Presuppositionalism or Evidentialism? That’s a question about apologetics: should we defend the faith presupposing the existence of God or by use of evidences (e.g. creation, the empty tomb, etc.)? I like Os Guinness’ balanced approach to this question. While talking about the journey from unbelief to faith, Guinness writes this:
“…What should be clear from this description of the journey toward faith is that the answer is not either-or, but both-and and which-when. Both presuppositions and evidences are a key part of our apologetic approach, and the real question is which to focus on and when.”
“Think of the relationship of presuppositions and evidences like this. Before people reach stage one (a person asking serious life and meaning questions), they are closed to God, and their unbelief is a matter of false presuppositions, as St. Paul explained. At that stage a discussion of evidences may sometimes intrigue them, but evidences are rarely likely to make them change their minds. The unbelieving framework of their thinking will eat up all that contradicts it, so that Christian evidences will carry little force at this stage, and they will probably wash off the unbeliever’s mind like water off a duck’s back….”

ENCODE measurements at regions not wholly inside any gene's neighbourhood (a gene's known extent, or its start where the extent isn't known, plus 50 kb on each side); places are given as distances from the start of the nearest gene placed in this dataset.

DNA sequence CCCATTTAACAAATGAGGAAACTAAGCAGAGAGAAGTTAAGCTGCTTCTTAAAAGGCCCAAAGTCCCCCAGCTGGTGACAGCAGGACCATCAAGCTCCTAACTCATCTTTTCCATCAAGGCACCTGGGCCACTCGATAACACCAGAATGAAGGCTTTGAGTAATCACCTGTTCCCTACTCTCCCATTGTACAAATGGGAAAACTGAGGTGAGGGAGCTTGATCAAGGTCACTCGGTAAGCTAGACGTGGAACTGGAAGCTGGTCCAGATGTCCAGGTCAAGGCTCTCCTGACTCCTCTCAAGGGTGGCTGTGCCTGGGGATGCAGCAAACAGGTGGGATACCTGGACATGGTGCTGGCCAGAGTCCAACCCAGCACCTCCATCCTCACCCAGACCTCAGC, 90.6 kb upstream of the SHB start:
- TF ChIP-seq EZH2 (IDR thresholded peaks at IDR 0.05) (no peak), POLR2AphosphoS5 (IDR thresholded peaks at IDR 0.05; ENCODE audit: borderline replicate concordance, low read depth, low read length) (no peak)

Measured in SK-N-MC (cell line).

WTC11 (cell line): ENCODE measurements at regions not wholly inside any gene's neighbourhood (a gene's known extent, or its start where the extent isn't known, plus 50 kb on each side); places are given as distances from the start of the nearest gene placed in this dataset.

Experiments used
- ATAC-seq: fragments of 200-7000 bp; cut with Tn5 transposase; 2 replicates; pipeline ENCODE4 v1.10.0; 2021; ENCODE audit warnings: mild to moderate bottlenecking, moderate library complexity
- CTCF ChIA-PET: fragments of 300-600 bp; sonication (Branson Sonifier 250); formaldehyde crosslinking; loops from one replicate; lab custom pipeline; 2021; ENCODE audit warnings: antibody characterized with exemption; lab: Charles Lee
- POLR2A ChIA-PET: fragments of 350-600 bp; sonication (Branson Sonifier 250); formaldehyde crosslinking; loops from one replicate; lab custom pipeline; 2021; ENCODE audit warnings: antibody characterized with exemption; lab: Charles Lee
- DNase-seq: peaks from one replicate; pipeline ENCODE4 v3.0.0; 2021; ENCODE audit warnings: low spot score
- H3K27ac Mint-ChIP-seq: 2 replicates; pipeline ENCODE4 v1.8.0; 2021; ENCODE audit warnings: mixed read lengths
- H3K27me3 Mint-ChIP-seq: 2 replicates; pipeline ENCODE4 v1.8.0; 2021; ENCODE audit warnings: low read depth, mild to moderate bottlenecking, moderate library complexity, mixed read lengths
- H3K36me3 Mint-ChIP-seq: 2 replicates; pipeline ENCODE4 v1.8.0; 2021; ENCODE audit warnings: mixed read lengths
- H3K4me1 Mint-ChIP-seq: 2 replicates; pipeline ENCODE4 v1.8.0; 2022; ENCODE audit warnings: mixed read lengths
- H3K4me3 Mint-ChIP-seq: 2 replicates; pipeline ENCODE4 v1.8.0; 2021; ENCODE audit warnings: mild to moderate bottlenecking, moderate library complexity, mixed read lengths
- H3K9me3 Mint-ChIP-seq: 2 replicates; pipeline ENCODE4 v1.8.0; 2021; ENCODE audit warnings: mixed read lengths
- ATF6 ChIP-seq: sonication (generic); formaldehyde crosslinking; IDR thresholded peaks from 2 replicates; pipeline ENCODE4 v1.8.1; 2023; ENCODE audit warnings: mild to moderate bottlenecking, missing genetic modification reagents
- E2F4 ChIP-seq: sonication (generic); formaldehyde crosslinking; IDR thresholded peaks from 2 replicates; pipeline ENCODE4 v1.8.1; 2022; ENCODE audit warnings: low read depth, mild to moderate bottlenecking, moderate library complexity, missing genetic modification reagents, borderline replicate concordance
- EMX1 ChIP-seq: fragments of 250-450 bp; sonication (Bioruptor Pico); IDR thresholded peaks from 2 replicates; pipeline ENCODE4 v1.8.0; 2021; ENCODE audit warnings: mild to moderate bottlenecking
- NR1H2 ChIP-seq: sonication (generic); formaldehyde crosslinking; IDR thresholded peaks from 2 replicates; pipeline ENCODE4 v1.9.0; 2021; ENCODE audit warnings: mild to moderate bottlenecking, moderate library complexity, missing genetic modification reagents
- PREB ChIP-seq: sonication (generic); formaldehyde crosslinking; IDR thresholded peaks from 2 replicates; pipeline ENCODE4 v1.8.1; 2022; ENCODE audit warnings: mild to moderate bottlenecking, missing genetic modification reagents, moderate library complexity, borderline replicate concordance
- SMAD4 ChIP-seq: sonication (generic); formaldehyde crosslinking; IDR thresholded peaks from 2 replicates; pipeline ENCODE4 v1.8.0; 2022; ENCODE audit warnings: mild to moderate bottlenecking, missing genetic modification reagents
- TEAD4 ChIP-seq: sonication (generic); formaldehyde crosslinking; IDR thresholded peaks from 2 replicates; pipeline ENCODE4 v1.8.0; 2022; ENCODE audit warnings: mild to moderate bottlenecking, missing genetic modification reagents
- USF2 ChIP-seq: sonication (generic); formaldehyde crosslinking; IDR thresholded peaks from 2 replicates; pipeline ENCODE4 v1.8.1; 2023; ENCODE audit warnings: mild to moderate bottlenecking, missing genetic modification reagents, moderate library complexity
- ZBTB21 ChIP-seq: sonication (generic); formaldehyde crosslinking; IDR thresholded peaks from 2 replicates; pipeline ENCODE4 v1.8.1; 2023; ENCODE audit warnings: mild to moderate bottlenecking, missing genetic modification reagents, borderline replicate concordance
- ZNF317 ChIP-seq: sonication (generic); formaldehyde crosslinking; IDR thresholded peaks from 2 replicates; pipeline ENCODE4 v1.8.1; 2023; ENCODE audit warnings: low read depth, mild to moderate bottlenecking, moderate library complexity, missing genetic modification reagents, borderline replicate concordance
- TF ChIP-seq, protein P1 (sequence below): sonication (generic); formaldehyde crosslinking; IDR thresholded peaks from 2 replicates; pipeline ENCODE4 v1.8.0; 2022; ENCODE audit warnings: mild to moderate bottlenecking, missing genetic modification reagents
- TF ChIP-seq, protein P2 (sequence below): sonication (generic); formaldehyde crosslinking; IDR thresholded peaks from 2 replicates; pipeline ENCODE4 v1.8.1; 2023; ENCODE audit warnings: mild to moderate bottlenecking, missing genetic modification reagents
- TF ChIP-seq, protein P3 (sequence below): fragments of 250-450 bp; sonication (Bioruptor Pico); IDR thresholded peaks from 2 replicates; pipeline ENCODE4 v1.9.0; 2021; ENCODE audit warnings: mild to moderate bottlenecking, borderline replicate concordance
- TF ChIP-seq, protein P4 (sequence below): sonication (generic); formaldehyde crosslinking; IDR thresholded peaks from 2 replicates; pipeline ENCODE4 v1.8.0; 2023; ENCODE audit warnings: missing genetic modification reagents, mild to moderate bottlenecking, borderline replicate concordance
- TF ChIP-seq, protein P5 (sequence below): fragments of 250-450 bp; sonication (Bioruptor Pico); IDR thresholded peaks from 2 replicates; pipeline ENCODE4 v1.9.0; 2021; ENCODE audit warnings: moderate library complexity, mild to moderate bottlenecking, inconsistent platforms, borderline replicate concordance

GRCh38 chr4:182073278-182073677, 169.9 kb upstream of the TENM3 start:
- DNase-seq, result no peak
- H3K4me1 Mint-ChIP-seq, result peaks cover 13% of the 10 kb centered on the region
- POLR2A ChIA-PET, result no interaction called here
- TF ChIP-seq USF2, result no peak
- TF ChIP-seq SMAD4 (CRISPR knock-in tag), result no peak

“Everything changes, however, when people reach stage one and become seekers. For those whom life has raised a question are in the process of breaking with their old presuppositions and searching for better ones. They are not open and the framework of their previous faith no longer works to explain away all else. At stage two (searching for answers) presuppositions are the very nub of the issue for seekers, for what they are looking for is alternative presuppositions to answer their questions. If in their search they were to presuppose that any new faith was true, would it illuminate their world and provide solid answers to their questions?”
“Stage three, by contrast, is all about evidences, and properly so. But when the evidences for the Christian faith – say, the evidence for the reliability of the Gospels or for the historicity of the resurrection of Jesus – come into play at this stage, they are no longer ‘bare facts’ or ‘Christian facts’ that could be eaten up within an unbelieving framework. They are now facts that make sense within the framework of the biblical worldview, and they are now considered with an open mind because the seeker now has an open mind. At this stage, Christian evidences serve to support a solid grounding for the seeker to investigate the adequacy and the truth of the Christian faith.”
Great point. Apologetic methods that are biblical, truthful, and reasonable do not conflict, but together contribute to sharing the gospel and explaining the faith!